Bioactive compound 1,8-Cineole selectively induces G2/M arrest in A431 cells through the upregulation of the p53 signaling pathway and molecular docking studies

Phytomedicine. 2018 Jul 15:46:57-68. doi: 10.1016/j.phymed.2018.04.007. Epub 2018 Apr 5.


Background: Callistemon citrinus has been traditionally known for its medicinal property. Recently, our research group identified 1,8-Cineole, as one of the predominant compound present in the hexane extract (HE-C), whose leaves have potent anticancer activity.

Hypothesis/purpose: The present study was designed to isolate 1,8-Cineole from Callistemon citrinus plant and to determine their role in anticancer effects in in vitro using skin carcinoma cells. Moreover, the molecular mechanism of apoptosis and molecular docking studies were also investigated.

Study design/methods: In vitro cytotoxicity test was performed with HE-C fractionates 1F, 2F, and 3F against A431 and HaCaT cell lines. MTT and AB assay demonstrated that 1F was toxic to cancer cells with no adverse effect to non-malignant cells and it was subjected to 1H NMR, 13C NMR spectroscopy and further characterized by FTIR and GC-MS analysis. On the basis of spectroscopic data, the metabolite was confirmed as 1,8-Cineole.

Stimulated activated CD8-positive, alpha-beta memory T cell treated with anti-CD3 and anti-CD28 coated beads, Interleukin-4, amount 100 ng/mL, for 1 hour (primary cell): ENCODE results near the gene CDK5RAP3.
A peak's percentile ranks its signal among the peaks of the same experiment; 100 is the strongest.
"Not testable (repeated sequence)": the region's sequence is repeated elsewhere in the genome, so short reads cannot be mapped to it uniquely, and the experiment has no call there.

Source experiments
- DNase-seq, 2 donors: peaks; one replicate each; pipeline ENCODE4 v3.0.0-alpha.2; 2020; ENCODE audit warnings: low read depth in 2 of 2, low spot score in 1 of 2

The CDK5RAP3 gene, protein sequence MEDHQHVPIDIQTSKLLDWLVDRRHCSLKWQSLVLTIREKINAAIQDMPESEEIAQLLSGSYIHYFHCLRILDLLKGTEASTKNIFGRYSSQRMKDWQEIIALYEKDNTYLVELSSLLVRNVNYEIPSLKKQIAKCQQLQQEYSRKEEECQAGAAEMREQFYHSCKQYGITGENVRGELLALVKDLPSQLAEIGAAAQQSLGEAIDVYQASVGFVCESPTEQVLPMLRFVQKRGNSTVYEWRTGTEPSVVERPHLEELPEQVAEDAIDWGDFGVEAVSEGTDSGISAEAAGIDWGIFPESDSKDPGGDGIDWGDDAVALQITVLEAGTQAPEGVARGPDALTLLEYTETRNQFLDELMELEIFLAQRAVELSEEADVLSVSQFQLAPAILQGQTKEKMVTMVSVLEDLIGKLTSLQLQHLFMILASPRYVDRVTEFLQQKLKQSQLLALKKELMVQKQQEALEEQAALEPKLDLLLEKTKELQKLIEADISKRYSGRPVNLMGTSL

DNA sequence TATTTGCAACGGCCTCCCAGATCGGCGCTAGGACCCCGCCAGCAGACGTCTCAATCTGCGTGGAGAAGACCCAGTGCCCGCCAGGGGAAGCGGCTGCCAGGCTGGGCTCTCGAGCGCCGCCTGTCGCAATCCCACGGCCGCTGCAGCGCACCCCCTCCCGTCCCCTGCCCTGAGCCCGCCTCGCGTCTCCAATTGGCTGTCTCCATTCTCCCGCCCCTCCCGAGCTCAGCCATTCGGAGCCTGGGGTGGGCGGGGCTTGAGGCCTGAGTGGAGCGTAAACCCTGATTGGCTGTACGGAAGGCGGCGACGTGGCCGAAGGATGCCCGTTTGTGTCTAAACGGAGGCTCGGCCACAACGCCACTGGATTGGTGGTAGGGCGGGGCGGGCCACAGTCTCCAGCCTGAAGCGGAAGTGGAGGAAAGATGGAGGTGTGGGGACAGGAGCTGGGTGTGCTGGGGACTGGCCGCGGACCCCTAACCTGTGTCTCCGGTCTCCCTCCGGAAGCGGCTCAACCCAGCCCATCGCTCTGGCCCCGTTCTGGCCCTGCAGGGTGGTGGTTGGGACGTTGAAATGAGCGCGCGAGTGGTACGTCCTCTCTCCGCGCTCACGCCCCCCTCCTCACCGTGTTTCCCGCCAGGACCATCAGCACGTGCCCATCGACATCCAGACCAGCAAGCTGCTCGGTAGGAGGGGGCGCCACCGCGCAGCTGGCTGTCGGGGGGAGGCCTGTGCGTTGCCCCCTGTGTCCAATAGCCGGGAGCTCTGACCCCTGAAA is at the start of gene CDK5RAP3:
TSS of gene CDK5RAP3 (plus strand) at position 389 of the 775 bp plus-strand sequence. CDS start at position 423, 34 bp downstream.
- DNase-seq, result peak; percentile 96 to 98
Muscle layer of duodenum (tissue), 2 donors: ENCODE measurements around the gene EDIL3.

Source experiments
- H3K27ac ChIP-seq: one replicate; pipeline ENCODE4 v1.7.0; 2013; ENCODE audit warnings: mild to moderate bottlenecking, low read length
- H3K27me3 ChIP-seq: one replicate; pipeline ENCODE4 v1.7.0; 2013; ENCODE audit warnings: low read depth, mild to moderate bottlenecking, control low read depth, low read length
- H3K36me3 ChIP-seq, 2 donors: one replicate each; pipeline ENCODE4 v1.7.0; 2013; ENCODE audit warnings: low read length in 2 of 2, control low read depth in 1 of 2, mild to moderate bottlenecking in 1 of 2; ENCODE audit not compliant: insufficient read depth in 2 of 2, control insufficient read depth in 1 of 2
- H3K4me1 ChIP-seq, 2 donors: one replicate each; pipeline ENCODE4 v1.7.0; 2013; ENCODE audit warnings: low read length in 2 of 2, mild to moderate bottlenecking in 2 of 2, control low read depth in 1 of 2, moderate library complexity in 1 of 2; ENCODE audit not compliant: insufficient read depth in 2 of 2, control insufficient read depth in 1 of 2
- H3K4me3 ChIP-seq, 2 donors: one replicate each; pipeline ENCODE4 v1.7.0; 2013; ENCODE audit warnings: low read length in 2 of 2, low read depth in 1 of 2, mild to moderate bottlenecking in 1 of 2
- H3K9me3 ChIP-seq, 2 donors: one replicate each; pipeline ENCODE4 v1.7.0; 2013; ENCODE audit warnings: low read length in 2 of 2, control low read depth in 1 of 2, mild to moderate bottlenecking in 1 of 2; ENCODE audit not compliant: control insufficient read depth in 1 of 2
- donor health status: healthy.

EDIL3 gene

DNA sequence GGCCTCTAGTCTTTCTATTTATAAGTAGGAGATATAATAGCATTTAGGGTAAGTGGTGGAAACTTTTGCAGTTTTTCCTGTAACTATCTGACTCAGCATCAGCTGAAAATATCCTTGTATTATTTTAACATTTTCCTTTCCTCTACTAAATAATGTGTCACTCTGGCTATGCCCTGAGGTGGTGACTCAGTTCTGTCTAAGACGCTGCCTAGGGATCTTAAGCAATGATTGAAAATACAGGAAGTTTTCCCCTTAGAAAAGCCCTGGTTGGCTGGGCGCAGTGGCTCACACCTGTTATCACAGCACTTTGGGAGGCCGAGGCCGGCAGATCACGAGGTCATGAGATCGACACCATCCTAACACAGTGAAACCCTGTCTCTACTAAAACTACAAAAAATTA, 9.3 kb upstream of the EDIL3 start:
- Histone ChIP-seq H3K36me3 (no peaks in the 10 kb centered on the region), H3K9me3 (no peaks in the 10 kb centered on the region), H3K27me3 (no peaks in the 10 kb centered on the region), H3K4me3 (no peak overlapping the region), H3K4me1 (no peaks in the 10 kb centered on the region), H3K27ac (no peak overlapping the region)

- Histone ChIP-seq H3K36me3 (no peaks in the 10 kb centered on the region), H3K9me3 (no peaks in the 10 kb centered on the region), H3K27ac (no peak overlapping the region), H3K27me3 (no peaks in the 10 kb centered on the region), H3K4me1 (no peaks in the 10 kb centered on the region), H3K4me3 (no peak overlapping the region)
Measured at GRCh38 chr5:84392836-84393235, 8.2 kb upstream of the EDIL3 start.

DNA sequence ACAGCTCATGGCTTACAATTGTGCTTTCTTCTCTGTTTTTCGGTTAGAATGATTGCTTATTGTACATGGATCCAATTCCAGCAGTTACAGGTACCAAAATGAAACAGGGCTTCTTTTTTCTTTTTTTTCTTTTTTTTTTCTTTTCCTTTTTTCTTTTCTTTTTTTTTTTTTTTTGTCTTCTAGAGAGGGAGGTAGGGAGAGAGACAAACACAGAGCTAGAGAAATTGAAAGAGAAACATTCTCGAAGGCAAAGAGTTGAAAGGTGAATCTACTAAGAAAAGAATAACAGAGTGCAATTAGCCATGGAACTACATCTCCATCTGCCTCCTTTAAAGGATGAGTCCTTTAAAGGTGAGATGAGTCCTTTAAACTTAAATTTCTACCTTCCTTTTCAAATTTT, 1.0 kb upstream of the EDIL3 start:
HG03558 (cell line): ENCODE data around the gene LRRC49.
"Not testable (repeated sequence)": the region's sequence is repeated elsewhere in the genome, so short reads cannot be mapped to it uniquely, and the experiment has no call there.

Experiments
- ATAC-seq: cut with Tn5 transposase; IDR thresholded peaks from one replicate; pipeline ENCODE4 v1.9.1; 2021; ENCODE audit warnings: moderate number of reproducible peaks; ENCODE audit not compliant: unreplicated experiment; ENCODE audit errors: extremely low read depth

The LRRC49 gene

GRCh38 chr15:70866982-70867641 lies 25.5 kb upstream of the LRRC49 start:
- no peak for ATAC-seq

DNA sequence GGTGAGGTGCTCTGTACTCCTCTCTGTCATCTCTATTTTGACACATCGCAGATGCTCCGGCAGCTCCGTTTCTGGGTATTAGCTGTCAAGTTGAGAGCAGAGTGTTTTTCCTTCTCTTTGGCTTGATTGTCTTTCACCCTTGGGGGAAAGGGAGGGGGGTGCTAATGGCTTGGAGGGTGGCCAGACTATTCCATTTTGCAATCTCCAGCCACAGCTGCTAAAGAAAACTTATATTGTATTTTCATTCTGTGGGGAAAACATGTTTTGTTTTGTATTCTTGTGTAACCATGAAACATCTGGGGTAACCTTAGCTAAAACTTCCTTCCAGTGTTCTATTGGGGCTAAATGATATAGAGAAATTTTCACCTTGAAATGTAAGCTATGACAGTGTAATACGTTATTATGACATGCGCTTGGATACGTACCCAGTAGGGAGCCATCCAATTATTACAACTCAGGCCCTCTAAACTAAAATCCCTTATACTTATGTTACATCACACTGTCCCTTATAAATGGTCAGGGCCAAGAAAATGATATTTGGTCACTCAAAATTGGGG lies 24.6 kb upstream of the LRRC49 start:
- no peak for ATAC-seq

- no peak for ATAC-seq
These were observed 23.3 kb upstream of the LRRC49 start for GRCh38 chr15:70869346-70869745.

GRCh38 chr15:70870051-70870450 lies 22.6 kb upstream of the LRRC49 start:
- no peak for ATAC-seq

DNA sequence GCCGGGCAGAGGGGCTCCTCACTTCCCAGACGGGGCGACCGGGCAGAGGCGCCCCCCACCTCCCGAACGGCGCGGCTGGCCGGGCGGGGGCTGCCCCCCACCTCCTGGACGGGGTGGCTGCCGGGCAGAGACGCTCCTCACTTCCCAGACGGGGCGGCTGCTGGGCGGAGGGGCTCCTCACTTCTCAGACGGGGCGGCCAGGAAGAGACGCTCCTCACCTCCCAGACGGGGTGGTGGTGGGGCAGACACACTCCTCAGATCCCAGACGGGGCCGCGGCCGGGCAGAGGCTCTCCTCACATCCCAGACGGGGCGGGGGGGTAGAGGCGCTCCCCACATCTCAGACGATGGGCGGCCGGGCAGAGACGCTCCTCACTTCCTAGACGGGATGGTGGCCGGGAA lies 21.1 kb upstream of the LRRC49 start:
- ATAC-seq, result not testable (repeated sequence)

Results: Based on the cytotoxicity results, the well-characterized metabolite 1,8-Cineole was investigated upon to understand the mechanism that caused cancer cell death. In this process, the changes in mitochondrial membrane potential (ΔΨm) were confirmed by Rh-123/DAPI staining; the ultra structure was observed by TEM and quantified by flow cytometric analysis. These results proved that the compound effectively induced the apoptosis and G2/M phase arrest in A431 cells by increasing the expression of p53 and that it was monitored by FACS. Further, the expression of apoptotic proteins, such as Bax/Bcl-2, Cyt-c, caspase-9, and caspase-3 was confirmed by western blot. The molecular docking simulations predicted the hydrophobic interaction between 1,8-cineole with Bcl-2 and PARP1 receptor.

Conclusions: 1,8-Cineole is a potential candidate for skin carcinoma, which is possible by regulating the p53 apoptotic signaling pathway.

Keywords: 1,8-Cineole; Apoptosis; Caspase; Cell cycle arrest; Mitochondria; p53.

MeSH terms

  • Apoptosis / drug effects*
  • Caspase 3 / metabolism
  • Caspase 9 / metabolism
  • Cell Cycle Checkpoints / drug effects*
  • Cell Death
  • Cell Line, Tumor
  • Cyclohexanols / pharmacology*
  • Cytochromes c / metabolism
  • Eucalyptol
  • Humans
  • Membrane Potential, Mitochondrial / drug effects
  • Mitochondria / drug effects
  • Molecular Docking Simulation
  • Monoterpenes / pharmacology*
  • Myrtaceae / chemistry
  • Poly (ADP-Ribose) Polymerase-1 / metabolism
  • Proto-Oncogene Proteins c-bcl-2 / metabolism
  • Signal Transduction / drug effects*
  • Tumor Suppressor Protein p53 / metabolism*
  • Up-Regulation


  • BCL2 protein, human
  • Cyclohexanols
  • Monoterpenes
  • Proto-Oncogene Proteins c-bcl-2
  • TP53 protein, human
  • Tumor Suppressor Protein p53
  • Cytochromes c
  • PARP1 protein, human
  • Poly (ADP-Ribose) Polymerase-1
  • CASP3 protein, human
  • CASP9 protein, human
  • Caspase 3
  • Caspase 9
  • Eucalyptol